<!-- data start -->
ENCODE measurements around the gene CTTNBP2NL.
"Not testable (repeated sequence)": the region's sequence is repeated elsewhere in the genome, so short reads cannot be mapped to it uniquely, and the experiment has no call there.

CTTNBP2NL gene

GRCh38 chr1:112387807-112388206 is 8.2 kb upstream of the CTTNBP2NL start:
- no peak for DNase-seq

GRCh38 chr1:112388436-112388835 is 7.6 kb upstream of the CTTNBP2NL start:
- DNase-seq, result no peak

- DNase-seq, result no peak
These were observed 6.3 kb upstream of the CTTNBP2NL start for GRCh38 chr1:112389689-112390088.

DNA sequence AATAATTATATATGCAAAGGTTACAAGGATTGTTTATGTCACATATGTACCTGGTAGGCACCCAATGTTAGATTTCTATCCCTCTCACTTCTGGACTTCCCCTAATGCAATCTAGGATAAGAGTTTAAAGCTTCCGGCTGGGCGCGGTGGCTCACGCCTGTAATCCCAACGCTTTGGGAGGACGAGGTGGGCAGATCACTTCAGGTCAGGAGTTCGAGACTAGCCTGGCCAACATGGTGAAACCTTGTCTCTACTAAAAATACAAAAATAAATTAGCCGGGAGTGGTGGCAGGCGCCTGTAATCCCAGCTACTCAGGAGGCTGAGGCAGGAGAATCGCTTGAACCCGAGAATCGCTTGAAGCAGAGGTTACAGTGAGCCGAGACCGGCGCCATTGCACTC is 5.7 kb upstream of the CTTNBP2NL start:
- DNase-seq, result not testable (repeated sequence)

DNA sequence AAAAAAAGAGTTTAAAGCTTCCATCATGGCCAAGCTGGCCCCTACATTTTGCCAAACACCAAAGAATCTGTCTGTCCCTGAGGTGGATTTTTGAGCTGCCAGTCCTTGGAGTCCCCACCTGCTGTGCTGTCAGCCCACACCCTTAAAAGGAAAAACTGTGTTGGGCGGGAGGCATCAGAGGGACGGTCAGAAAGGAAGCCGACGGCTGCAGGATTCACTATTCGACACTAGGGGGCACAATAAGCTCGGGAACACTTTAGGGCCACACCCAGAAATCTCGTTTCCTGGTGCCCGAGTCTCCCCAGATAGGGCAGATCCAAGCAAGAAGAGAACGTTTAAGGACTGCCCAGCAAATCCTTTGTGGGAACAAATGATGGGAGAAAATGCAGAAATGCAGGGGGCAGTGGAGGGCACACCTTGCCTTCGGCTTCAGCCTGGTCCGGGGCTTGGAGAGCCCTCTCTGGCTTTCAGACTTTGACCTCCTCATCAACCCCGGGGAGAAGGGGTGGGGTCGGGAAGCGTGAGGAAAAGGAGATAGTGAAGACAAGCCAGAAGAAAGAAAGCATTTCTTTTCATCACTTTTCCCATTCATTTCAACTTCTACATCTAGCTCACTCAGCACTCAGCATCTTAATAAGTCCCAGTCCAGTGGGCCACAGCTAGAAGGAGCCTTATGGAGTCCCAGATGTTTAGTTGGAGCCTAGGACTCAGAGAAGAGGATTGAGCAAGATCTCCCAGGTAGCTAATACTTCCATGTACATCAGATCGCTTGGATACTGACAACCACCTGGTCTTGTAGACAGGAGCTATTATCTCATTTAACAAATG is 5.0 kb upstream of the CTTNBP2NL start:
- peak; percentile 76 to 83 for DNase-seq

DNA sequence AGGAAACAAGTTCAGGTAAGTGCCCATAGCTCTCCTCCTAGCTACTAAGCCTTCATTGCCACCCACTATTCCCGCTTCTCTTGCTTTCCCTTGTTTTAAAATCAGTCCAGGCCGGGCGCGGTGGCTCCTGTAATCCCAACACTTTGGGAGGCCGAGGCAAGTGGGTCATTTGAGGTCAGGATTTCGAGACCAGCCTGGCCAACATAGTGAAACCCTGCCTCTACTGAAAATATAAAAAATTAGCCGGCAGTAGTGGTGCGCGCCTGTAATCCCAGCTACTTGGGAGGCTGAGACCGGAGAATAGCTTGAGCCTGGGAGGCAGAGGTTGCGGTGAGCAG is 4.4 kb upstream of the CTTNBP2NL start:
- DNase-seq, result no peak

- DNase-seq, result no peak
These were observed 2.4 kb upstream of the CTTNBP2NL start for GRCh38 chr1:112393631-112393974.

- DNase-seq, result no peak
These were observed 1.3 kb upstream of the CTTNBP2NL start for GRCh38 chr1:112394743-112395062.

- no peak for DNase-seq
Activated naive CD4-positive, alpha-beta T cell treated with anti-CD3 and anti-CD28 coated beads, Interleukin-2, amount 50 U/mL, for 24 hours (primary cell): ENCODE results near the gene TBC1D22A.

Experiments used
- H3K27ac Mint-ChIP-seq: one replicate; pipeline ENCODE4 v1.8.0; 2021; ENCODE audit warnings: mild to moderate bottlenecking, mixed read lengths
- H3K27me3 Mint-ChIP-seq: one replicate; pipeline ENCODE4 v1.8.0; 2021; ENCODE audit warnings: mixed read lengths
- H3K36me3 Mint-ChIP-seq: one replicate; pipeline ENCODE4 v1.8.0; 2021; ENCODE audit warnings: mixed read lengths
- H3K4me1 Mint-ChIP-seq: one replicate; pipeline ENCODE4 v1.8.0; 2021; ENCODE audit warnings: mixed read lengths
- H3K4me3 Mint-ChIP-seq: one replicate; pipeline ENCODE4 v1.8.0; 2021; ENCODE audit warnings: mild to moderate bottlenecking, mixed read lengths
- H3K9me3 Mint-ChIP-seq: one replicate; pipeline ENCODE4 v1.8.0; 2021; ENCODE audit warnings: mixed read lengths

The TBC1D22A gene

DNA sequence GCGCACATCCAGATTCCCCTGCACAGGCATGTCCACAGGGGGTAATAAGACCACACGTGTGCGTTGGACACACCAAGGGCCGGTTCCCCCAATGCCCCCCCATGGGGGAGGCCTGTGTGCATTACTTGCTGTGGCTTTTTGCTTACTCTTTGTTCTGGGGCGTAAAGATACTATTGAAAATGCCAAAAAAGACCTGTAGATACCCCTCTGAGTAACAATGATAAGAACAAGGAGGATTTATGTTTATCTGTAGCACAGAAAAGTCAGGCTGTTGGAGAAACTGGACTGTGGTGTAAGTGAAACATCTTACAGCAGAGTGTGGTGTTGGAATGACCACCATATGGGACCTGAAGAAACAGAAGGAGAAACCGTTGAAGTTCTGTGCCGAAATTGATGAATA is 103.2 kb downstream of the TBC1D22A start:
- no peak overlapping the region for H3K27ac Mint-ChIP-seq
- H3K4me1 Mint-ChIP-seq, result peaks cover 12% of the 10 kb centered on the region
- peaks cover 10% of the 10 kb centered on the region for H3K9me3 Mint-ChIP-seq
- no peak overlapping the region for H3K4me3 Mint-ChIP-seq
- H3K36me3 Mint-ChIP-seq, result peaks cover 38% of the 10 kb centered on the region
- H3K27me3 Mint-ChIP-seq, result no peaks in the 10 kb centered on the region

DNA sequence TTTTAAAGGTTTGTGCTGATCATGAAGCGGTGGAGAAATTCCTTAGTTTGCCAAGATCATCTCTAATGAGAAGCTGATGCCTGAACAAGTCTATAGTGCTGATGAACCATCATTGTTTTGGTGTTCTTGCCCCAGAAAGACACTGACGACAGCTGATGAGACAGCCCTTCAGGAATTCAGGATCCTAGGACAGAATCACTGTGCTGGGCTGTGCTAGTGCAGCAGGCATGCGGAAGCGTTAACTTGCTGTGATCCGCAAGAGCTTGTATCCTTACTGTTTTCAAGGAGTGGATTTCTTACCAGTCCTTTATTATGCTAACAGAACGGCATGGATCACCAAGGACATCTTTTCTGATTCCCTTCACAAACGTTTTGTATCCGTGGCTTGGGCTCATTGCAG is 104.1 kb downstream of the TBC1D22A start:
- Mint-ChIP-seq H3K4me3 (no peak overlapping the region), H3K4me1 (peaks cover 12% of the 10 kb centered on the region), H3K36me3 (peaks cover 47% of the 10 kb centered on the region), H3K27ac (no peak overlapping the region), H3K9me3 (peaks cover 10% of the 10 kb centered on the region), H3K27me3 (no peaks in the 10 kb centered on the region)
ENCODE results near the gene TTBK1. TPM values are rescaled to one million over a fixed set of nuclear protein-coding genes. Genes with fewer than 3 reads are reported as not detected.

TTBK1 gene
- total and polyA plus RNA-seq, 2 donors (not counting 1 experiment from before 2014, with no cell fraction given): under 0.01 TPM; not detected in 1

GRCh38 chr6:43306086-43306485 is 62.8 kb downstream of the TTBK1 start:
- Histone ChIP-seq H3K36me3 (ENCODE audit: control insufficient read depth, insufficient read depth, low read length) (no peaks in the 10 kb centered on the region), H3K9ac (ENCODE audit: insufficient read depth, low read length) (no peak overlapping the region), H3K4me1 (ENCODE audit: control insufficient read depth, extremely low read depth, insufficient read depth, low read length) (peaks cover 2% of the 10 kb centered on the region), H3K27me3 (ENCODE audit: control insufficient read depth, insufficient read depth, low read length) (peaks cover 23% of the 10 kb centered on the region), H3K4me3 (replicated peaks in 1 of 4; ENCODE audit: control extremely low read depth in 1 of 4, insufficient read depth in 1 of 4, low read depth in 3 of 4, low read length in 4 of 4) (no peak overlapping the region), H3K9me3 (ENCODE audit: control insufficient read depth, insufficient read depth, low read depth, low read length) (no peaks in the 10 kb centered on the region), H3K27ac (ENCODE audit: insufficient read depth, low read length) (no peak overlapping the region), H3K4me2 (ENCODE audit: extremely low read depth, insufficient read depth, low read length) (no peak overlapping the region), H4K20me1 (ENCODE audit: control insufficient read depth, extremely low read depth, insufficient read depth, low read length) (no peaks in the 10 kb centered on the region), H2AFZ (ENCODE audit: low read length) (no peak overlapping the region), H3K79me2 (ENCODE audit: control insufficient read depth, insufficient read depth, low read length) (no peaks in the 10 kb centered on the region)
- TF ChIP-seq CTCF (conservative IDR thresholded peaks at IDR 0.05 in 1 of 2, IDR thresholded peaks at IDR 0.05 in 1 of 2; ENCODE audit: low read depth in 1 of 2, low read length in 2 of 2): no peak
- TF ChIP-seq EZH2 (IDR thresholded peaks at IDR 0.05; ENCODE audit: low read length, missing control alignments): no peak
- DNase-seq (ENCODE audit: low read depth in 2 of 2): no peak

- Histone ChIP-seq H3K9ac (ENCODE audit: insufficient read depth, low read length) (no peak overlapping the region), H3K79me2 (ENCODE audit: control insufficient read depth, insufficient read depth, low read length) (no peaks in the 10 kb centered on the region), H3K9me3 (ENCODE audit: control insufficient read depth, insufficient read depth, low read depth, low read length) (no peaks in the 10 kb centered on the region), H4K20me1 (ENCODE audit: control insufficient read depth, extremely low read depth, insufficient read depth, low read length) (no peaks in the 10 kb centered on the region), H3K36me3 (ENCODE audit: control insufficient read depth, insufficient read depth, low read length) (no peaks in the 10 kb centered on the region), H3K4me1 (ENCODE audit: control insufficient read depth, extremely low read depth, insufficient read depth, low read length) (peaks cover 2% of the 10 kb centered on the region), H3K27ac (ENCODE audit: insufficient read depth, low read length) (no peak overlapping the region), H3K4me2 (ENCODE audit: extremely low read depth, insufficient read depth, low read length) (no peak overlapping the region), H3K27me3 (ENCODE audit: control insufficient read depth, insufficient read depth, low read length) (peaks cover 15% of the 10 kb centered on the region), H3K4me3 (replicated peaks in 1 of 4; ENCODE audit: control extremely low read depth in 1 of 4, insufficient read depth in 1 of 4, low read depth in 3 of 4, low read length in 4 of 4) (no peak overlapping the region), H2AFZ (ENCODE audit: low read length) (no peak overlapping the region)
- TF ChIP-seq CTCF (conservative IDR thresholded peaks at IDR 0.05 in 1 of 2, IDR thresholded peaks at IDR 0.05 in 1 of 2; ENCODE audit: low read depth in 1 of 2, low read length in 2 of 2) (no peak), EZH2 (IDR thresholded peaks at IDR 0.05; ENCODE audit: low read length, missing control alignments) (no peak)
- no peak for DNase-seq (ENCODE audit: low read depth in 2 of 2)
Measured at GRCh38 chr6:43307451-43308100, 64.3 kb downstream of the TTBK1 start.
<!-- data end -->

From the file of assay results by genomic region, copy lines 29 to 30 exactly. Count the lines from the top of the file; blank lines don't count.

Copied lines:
The TBC1D22A gene

DNA sequence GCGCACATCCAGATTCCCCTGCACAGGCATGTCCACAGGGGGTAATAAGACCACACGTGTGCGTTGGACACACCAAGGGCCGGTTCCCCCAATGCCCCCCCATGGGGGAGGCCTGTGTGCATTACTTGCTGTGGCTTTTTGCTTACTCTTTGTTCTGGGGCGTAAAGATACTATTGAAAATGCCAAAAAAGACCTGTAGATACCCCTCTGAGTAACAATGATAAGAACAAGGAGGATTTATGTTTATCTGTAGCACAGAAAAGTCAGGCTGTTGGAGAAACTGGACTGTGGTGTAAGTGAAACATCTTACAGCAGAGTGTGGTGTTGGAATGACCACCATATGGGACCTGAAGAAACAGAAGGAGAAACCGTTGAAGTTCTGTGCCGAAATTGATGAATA is 103.2 kb downstream of the TBC1D22A start: